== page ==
by Lauren Wilford
Most films with a twist ending beg to be started up again immediately, rewatched with a vigilant eye. Vertigo, somehow, doesn’t. It invites repeat viewings, to be sure. Martin Scorsese has described “being drawn and drawn to the picture, like being drawn into […] a very beautiful, comfortable, almost nightmarish obsession.” But we don’t rewatch Vertigo for clues; we watch to fall into its pull all over again. Most of the iconic, hypnotic images of Vertigo are images of Kim Novak as Madeleine: now in a flower shop, now falling into the San Francisco bay, now awash in eerie green light. The film is about a man obsessed, and so the camera stalks what he stalks, wants what he wants. It doesn’t matter that we learn two-thirds of the way through that “Madeleine” was a sham, that her blonde chignon and lost gaze were fictions meant to entrap Jimmy Stewart’s Scottie. We don’t care if she’s a fake. To fire up Vertigo is to be struck anew by Kim Novak in that green dress, to trail her in the car, to run up the bell tower after her.
You can do this many times over and never engage in the thought experiment that I’m about to propose: to experience Vertigo through the eyes of its female lead, Judy Barton. What was once a mystery becomes a horror film, a story of anxiety so profound that it approaches body horror.
A traditional plot summary would tell you that Vertigo is the story of John “Scottie” Ferguson, a former detective who leaves the force after a traumatic incident where his partner fell to his death. An old colleague, Gavin Elster, convinces Scottie to take on a private assignment to trail his wife, Madeleine. Elster explains to Scottie that Madeleine has been going into trances and behaving erratically, and that she appears to be possessed by the spirit of her suicidal great-grandmother, Carlotta Valdez. Scottie becomes infatuated with Madeleine and tries to keep her from harm, but his vertigo prevents him from following her up the bell tower where she jumps to her death. After being released from a mental institution, Scottie finds a young woman who looks much like Madeleine, and becomes obsessed with making her over into the image of his late love. This young woman is Judy Barton. We learn that Gavin Elster chose Judy to play the role of his wife in order to lure Scottie into witnessing his wife's “suicide”— in fact a murder. Judy plays along with Scottie’s makeover because she loves him, but eventually Scottie gets wise. He takes Judy back to the bell tower, forces her to admit her role in the murder and her affair with Elster, and conquers his fear of heights. Judy falls to her death, justice served.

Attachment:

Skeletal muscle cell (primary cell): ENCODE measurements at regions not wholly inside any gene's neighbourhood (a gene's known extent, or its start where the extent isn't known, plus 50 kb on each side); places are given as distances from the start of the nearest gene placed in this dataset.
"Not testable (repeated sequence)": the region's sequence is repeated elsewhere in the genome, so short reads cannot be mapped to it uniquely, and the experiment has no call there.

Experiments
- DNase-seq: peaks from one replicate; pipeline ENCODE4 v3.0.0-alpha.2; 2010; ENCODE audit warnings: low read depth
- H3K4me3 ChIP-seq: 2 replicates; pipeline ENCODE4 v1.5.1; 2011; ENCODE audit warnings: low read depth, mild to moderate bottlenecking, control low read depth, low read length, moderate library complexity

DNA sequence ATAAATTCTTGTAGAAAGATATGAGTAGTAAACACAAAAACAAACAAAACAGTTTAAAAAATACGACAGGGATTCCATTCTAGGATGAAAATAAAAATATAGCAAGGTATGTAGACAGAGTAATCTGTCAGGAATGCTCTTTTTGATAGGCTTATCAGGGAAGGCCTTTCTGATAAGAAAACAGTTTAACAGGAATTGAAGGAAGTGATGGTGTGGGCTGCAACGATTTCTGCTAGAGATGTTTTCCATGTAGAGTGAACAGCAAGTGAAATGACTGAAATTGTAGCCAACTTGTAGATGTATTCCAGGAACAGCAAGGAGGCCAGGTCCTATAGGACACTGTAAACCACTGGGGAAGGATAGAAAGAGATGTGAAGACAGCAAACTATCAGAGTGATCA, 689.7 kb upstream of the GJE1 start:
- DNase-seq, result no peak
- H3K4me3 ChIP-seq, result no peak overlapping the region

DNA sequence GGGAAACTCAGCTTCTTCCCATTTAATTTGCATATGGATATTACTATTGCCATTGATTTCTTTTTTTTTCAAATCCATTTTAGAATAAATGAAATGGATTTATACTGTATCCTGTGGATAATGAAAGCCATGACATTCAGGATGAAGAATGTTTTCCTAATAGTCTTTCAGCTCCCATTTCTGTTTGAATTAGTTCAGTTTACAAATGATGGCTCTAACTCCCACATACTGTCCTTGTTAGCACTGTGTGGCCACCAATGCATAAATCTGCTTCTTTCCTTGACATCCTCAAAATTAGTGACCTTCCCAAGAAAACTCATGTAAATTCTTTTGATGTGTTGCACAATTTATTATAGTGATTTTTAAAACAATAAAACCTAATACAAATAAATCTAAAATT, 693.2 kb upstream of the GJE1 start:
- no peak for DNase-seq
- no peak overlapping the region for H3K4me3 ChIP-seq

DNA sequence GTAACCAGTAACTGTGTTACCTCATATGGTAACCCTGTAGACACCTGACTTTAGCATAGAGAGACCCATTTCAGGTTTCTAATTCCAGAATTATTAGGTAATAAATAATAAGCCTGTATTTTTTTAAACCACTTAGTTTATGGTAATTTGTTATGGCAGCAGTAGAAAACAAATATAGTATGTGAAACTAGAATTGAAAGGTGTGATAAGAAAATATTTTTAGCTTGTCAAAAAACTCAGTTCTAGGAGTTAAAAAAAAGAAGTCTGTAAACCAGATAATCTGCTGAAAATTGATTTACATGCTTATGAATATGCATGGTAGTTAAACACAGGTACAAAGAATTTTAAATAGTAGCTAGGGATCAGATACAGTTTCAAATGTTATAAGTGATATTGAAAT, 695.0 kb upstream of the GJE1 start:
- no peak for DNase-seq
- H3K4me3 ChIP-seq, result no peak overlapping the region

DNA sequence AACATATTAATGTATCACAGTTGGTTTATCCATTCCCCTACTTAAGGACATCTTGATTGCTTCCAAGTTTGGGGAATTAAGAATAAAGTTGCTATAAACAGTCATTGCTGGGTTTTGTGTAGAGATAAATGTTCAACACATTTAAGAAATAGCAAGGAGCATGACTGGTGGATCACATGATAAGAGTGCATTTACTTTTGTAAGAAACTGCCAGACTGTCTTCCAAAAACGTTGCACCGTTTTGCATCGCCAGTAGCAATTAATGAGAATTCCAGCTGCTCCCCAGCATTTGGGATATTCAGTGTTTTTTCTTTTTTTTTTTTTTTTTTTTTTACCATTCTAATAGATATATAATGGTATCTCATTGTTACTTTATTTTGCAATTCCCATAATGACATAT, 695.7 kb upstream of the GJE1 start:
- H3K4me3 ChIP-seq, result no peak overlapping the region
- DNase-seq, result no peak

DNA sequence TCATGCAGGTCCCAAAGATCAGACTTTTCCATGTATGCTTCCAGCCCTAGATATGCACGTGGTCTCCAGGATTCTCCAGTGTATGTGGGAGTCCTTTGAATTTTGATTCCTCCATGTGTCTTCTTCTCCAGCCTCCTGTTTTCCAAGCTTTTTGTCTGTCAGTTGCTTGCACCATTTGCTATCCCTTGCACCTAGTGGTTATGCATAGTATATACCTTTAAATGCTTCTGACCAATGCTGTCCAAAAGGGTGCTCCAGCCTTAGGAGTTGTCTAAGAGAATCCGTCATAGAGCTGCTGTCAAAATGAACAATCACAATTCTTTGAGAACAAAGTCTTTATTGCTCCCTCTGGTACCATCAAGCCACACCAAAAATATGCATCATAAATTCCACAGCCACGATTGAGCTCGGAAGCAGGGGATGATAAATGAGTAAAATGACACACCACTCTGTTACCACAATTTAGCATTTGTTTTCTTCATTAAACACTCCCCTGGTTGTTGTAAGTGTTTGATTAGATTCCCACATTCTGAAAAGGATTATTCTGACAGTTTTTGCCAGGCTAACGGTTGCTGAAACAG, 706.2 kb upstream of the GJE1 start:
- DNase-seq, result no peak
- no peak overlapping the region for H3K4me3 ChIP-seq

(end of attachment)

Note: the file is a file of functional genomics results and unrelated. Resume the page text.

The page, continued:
Hitchcock tricks us into thinking of “Madeleine” and “Judy Barton” as different characters.Vertigo’s narration sticks so closely to Scottie’s perspective that we fall into the mystery every time. We meet ethereal blonde Madeleine, and then earthy redhead Judy, and never conflate them until Scottie’s climactic revelation. But it was always Judy Barton. This is her story.
One day, Judy Barton is spotted by a man named Gavin Elster. She walks down the street, surrounded by friends, looking good for no one in particular, unaware of the calculating male gaze that follows her. We actually get to see what this scene might have looked like—it’s reiterated for us in the second half of Vertigo, this time with Scottie standing in for Elster. The scene calls to mind the way that Alfred Hitchcock often found his female stars, his signature icy blondes. He saw Tippi Hendren in a commercial and snapped her up into a seven-year contract—and then proceeded to control her personal and professional life, down to the details of what she wore, ate, and drank.
In Judy, Elster recognizes raw material he can shape for his purposes. She bears a striking resemblance to his wife, a woman he wants to kill and replace. Judy is coached and directed. Judy’s clothes, hair, and manners are changed until she can pass for a mad Madeleine—both bewitched and bewitching. The first shot of Vertigo is an extreme close-up of the lipsticked lips and then mascara’ed eye of Judy, made up as Madeleine by Elster. The sinister spiraling melody of the opening theme accompanies one other sequence in the film—the makeover that Scottie forces Judy to undergo at the salon, again featuring extreme close-ups of her face. By the time Judy surrenders to Scottie’s aesthetic vision, she has made that blonde capitulation twice.
Somewhere in the course of her rehearsals, Judy becomes Elster’s lover. It might seem strange that a man would be attracted to a woman modeled after the wife he wants to kill, but control can be a powerful aphrodisiac. Judy, for her part, must have been flattered that such a formidable man singled her out. In offering her the role of Madeleine, he gave Judy the chance to perform a romantic, glamorous—and expensive— femininity to which Judy, a young Kansas-born transplant, never before had access. Later, playing Madeleine for Scottie, she would feel her seductive power over him. Now, playing Madeleine for Mr. Elster—for Gavin—Judy feels the frisson of knowing she is more compelling than the wife she is imitating; she feels the guilty electricity of outshining the last woman.